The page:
The trek led us past thorny bushes and slowly up to rows of two metre high stupas. A few hundred metres above the village, Nako was a surreal view: a stubborn village sitting in a semi-circle of bright, green fields hugged in by an otherwise barren and dusty landscape. As elsewhere in the area, the villagers have perfected the art of irrigation in the cold desert. Small channels plough through the fields, carrying water from the mountains.

image

 

Up in the mountains in Sangla valley

22 Jun

Sangla Valley used to be one of Kinnaur's most beautiful and secluded areas. It still is, if you avoid the village of Sangla and continue further into the valley to Rakcham and Chitkul. And, the further you go, the more dramatic the mountains become.

Our plan was to stay in Sangla, but when we arrived, we remained seated in the taxi. Neither of us wanted to leave the car and thus the possibility of leaving. Far away from the promised fairy-tale village, the car had come to a disappointing halt next to a collection of ugly, concrete houses and small shops just after passing a massive hydroelectric plant.

But just then, as we wondered whether to push on to Tabo or retreat to Kalpa, we received a text message. A guesthouse 14 km further into the Sangla Valley had available rooms after all. Situated two blind hairpin bends before Rakcham, the homestay Durga turned out to be one of our best experiences in the Himalayas.

The homey homestay

When you travel, a bed is often just a bed; a place to stay the night and somewhere to keep your backpack as you go out exploring. After five months of travels, the couple of nights we stayed with Mary, a Scottish woman in her sixties, felt however like staying with an auntie. The favourite one.

Already overlooking snow-capped peaks and situated above an apple orchard sloping towards the Baspa river thundering below, the homestay is simply showing off by also being in a traditional wooden Kinnaur-style house with prayer flags fluttering under the beams. Add to that the most attentive and considerate host you could ask for, and you end up staying longer than expected as we did.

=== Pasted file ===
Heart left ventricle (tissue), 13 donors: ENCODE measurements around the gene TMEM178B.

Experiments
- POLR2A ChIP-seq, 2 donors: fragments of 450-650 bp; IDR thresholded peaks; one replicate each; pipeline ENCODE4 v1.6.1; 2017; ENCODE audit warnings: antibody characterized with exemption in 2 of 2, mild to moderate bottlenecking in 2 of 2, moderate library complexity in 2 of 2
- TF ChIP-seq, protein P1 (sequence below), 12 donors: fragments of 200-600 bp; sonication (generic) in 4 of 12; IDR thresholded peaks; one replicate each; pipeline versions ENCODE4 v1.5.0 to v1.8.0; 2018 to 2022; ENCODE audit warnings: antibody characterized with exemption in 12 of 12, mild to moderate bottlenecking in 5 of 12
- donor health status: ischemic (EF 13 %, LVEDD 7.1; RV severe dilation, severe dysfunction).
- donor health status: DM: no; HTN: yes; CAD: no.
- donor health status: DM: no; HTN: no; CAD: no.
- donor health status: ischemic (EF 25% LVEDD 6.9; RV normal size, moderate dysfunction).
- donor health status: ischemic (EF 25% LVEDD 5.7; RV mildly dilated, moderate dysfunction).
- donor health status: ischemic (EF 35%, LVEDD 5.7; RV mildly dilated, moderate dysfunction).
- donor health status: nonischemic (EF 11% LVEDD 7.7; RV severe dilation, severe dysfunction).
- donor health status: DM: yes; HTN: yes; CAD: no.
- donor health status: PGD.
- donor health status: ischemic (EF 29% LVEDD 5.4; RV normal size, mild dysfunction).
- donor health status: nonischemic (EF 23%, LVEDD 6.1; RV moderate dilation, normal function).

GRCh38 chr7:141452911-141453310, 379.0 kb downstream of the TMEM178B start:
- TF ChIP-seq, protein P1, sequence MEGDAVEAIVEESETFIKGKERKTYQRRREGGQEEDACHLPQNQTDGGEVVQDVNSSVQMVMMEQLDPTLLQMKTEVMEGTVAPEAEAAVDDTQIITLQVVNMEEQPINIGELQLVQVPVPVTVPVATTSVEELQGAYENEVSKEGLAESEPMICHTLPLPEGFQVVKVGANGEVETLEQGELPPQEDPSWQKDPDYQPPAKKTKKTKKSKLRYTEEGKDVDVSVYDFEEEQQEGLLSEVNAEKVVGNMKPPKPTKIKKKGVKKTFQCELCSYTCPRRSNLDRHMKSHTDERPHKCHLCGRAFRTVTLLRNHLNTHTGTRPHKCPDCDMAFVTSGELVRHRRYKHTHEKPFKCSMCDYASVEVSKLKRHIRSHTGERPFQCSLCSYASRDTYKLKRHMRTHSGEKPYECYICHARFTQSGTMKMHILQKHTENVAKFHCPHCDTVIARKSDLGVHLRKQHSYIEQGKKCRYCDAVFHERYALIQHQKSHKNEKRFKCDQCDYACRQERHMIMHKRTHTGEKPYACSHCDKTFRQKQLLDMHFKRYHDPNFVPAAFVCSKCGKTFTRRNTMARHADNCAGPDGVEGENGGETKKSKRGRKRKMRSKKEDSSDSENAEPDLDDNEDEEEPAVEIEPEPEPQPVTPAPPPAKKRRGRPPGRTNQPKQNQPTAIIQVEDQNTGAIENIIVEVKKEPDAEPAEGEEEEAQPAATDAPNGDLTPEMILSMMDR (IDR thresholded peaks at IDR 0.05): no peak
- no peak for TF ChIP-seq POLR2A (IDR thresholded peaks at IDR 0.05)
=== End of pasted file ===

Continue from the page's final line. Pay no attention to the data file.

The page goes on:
Rakcham

Sangla valley is a wildlife sanctuary. Many of the dogs wear steel collars in case they are attacked by a snow leopard (!)

Chitkul

Chitkul is as far as you can go into the valley before the guarded checkpoints ahead of the Tibetan mountains, 54 km away and directly facing the village.

 

Up, up in the mountains

One of the main reasons we made a slight detour to the Sangla valley before heading up to Spiti was to go walking in the mountains. Spiti is a barren desert, while Sangla goes by the nickname the valley of flowers.

Although the entire length of the valley offers walking paths, the most rewarding ones start from Chitkul, already at an altitude of 3500 metres. Cross the small and only bridge over the river, turn a sharp left and when the path shoots straight up, that's your kinderegg path to three different treks in one.

1) From the river bank, make your way up through the forest on the narrow, soft path covered in pine needles. Huddled in by tall trees, you won't see much though until you make it to a grassy clearing about 20 breaks to catch your breath later.

2) But then. That's when the climb you have just painstakingly done through the forest starts paying off. Eye-grabbing mountains all around, you will inevitably start doing 360 degree turns to take them all in. By this time, there are flowering rhododendron bushes alongside the path, now cutting across a grassy meadow. Like taken out of The Shire, according to my panting boyfriend.

3) Continue uphill, for about another ten intervals of walking and catching your breath, and you have pushed above the treeline. The path has by now disappeared, and instead you are walking on rocks and around thorny bushes next to the lake that comes from the glacier even higher up. We stopped at 4500 metres when we could have lunch next to patches of snow. That was also the time to bring out the thermos flask with hot tea that auntie Mary had sent with us.